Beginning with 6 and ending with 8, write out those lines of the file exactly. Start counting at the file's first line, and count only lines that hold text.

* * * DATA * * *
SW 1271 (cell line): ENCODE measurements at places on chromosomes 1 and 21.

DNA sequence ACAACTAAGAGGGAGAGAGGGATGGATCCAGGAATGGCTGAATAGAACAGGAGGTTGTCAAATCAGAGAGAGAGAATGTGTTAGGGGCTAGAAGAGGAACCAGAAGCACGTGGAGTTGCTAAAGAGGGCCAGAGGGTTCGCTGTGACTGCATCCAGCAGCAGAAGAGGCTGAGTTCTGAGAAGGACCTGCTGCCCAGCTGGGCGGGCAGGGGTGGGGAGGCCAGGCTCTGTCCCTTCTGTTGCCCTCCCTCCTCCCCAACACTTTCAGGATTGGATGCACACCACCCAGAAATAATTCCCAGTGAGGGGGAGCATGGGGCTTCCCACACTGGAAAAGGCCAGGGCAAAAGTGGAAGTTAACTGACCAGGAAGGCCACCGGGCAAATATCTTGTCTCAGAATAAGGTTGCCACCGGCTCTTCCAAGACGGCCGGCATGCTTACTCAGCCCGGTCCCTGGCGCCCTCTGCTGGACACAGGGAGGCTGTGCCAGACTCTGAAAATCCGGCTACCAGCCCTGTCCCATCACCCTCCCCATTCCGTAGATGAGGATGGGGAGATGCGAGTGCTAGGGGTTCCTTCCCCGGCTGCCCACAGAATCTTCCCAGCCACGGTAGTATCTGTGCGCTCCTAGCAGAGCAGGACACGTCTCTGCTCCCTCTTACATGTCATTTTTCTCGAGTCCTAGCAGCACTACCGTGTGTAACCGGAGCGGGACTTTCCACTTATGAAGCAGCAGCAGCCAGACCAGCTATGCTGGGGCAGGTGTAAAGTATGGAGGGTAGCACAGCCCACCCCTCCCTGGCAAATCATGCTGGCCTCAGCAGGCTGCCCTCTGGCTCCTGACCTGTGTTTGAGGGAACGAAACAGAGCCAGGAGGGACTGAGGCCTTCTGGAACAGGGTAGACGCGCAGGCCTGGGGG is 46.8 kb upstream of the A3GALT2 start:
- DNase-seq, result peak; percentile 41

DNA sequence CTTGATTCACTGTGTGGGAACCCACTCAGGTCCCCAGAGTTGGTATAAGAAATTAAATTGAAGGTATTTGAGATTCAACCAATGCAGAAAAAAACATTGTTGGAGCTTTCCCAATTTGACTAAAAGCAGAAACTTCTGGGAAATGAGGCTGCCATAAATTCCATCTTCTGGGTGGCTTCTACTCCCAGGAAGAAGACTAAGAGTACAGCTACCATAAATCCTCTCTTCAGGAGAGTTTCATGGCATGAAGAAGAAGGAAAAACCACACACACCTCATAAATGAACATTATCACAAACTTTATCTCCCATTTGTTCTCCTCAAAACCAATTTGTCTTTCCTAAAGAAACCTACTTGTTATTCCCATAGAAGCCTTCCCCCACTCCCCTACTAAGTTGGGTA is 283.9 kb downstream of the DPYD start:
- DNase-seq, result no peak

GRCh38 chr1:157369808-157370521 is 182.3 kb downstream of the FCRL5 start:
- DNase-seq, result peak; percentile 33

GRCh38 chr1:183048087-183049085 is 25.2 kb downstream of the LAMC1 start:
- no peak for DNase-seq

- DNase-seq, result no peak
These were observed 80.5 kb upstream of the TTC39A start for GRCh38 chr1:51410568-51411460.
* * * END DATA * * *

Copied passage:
GRCh38 chr1:157369808-157370521 is 182.3 kb downstream of the FCRL5 start:
- DNase-seq, result peak; percentile 33

GRCh38 chr1:183048087-183049085 is 25.2 kb downstream of the LAMC1 start: